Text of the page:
New Haven Free Public Library
New Haven Story Project
Reverend Kevin Ewing (RevKev) founded Baobab Tree Studios and produces the New Haven Story Project. This site is a little dated, but the project is going to start back up and has potential for Dwight Hall volunteers to support the story-gathering.
City: Urbanism and Its End by Douglas Rae
The High Cost of Being Poor in New Haven
“The High Cost of Being Poor,” is an outdated series produced by DH alumna Irene Liu for the Annie E. Casey Foundation in 2005. But the themes are still very relevant.
Community Foundation for Greater New Haven
The Community Foundation website is an excellent source of knowledge regarding our Greater New Haven region. I recommend exploring their site, but want you to review a few specific reports and publications:
- Greater New Haven Community Index 2019: Understanding Well-Being, Economic Opportunity, and Change in Greater New Haven Neighborhoods: A comprehensive, 120-page report with over 85 data graphics that describe the communities and neighborhoods that make up the Greater New Haven region, and uncover the opportunities and issues facing our area.
- Greater New Haven Community Progress Report 2020 (4.15.2020): A data report on the health, wellbeing and access to opportunity of different populations in Greater New Haven.
- CT NONPROFITS & COVID-19 (09.04.2020): A Pulse Survey on Organizational Impacts and Need
- Measuring the Impact of COVID-19 (09.17.2020): DataHaven Community Wellbeing Survey reveals how daily experiences differ by age, gender, race and geographic area.
There is a great deal of information to explore on the CT DataHaven site. Rather than getting lost in each part of the site, I’d recommend you explore what kind of data and reports are available here for you to utilize in your own work throughout the year and understand how to refer students, community members, etc. to this site for data.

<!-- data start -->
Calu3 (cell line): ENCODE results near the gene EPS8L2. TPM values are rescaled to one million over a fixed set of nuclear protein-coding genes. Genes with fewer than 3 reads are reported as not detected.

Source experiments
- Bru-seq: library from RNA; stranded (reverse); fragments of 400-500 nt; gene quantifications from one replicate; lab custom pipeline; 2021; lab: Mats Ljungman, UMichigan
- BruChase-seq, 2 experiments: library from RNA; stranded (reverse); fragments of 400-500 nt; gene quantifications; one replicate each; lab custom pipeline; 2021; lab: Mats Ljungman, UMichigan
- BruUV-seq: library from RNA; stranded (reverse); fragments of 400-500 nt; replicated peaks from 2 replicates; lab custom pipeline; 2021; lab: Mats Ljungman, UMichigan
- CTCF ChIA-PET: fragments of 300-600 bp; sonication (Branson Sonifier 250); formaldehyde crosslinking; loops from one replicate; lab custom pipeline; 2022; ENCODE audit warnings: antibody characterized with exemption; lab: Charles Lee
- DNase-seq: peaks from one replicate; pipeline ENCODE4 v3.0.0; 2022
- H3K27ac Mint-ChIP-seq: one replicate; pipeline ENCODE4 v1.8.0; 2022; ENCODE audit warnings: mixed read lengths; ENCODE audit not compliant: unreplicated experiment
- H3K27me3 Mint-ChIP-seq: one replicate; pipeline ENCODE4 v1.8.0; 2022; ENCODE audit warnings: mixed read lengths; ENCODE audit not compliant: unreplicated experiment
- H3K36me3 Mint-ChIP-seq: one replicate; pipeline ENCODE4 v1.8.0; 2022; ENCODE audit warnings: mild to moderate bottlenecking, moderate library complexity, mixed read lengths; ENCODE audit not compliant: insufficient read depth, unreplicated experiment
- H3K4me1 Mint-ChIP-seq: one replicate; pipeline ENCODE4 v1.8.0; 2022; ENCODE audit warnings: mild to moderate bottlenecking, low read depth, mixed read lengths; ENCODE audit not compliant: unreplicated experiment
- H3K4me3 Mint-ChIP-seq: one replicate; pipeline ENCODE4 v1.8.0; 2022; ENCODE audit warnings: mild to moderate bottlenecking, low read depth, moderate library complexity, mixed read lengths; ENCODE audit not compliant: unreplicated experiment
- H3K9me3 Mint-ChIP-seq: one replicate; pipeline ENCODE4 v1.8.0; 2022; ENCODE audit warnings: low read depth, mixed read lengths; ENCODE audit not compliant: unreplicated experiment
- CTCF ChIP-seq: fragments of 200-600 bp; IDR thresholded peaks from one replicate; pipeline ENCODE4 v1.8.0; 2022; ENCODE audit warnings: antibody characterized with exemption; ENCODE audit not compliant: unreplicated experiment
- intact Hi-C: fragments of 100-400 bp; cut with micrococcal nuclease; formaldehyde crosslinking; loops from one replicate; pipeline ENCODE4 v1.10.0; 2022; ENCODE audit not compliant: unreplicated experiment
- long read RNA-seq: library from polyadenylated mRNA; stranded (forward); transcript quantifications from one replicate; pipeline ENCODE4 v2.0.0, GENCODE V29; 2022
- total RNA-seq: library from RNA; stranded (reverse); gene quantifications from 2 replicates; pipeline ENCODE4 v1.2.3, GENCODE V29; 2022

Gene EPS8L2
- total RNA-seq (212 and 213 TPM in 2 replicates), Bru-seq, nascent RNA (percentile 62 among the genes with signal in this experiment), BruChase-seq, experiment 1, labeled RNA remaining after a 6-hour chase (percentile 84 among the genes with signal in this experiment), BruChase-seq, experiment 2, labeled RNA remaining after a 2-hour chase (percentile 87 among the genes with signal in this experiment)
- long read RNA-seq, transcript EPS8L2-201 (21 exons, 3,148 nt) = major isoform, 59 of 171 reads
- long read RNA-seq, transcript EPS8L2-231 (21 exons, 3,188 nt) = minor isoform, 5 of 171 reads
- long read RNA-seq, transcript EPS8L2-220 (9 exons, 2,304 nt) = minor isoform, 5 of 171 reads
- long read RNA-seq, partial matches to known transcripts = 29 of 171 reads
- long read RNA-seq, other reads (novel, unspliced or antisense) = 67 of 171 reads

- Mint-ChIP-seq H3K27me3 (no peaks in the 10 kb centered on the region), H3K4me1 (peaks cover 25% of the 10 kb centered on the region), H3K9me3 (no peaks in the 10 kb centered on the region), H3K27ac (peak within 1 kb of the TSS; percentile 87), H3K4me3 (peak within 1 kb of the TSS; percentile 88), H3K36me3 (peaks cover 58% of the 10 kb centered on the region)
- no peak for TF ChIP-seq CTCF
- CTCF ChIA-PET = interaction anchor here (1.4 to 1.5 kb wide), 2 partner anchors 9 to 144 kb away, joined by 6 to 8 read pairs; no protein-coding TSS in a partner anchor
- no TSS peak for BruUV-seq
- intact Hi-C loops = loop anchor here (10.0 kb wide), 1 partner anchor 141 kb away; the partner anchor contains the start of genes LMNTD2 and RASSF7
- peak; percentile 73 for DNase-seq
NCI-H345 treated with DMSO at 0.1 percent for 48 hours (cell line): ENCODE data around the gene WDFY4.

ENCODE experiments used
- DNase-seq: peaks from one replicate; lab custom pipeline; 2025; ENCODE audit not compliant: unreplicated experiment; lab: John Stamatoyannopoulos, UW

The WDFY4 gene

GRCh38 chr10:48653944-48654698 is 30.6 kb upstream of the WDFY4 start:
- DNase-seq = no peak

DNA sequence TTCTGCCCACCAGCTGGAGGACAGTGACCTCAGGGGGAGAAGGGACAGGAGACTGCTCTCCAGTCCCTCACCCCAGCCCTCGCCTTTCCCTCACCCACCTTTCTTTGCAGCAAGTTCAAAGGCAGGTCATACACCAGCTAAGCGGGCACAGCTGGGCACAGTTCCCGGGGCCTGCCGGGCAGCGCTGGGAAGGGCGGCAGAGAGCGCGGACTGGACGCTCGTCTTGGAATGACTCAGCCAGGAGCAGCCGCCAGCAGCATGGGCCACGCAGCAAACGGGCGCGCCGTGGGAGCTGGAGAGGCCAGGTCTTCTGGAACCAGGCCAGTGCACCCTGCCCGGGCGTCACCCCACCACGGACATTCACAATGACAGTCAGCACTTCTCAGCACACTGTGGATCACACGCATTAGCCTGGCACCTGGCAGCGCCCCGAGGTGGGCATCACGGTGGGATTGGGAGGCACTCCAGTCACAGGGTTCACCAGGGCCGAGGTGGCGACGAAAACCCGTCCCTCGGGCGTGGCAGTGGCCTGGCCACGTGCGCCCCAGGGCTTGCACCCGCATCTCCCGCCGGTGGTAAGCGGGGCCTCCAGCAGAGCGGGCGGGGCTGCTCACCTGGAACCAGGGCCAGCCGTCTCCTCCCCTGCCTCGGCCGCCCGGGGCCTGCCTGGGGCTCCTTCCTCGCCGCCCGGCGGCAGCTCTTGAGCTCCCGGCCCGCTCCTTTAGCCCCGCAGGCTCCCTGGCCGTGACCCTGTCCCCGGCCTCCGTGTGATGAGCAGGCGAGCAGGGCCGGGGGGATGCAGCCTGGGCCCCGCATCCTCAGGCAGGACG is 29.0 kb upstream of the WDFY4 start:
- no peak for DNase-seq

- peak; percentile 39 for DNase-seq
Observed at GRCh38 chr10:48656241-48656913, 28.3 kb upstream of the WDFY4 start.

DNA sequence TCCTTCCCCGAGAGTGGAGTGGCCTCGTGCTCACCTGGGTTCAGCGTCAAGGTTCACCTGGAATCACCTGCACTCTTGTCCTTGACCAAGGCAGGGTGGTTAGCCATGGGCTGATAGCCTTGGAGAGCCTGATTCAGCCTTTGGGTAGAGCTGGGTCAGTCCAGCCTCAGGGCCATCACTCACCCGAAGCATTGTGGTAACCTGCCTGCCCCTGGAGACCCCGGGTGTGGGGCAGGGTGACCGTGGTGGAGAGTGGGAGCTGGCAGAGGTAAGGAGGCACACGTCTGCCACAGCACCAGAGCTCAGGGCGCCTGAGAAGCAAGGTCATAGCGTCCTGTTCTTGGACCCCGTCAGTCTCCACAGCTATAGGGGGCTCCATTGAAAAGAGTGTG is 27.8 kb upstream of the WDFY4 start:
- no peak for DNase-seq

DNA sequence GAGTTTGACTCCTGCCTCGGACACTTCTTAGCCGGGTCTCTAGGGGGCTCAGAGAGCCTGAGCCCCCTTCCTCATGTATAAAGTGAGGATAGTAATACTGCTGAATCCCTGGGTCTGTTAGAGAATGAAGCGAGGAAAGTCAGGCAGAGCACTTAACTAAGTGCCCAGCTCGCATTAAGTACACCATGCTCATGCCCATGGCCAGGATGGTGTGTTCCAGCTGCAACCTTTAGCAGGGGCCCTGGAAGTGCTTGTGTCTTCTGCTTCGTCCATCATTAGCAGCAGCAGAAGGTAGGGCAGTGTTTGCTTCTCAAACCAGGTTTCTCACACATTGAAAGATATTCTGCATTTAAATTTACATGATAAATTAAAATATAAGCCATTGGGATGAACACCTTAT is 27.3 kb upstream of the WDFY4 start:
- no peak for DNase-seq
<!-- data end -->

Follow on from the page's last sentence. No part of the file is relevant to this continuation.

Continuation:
- The Reports section includes data reports such as the New Haven Community Index. One report I would recommend for reading now is Towards Health Equity in Connecticut: The Role of Social Inequality and the Impact of COVID-19.
- Note the dashboards (available via the “Data” section on navigation bar) which include Connecticut City Neighborhood Profiles.
- The Communities section (also via the “Data” section on navigation bar) allows you to select smaller towns and more indicators than the Dashboards.
City of New Haven Coronavirus Hub
New Haven’s COVID-19 website is often difficult to navigate, but this landing page is wonderfully constructed. The Connecticut COVID-19 Response and Data Tracker is embedded within the page.
CT Voices for Children
CT Voices is the premier resource for policy research and advocacy tools for family well-being, particularly those who are historically disadvantaged. They consider themselves a “think and do” tank. I think you can understand them best by reviewing their Vision and Values.
They make data sets available as well as published reports. They also often have summary reports (3-5 pages) in addition to full 60+ page reports. I’m not recommending any specific reports at this time, but you should know that they have several available via the “Research & Policy” tab on their main navigation bar. There are 4 major categories:
- Fiscal & Economics
- Employment & Education
- Rights & Justice
- Health & Housing
New Haven Public Schools Data
The main website has recently been redesigned and I’m still adapting to the shift. There is one document that you may want to review to understand the current strategic direction of the NHPS district – though COVID has obviously been a disruptive factor.
As an educator, I’m sure you’re familiar with many great tools for school data! I like to be aware of the District Profile and Performance Reports that are publicly available here. The most recent NHPS District level report is for the 2018-2019 year and is available here.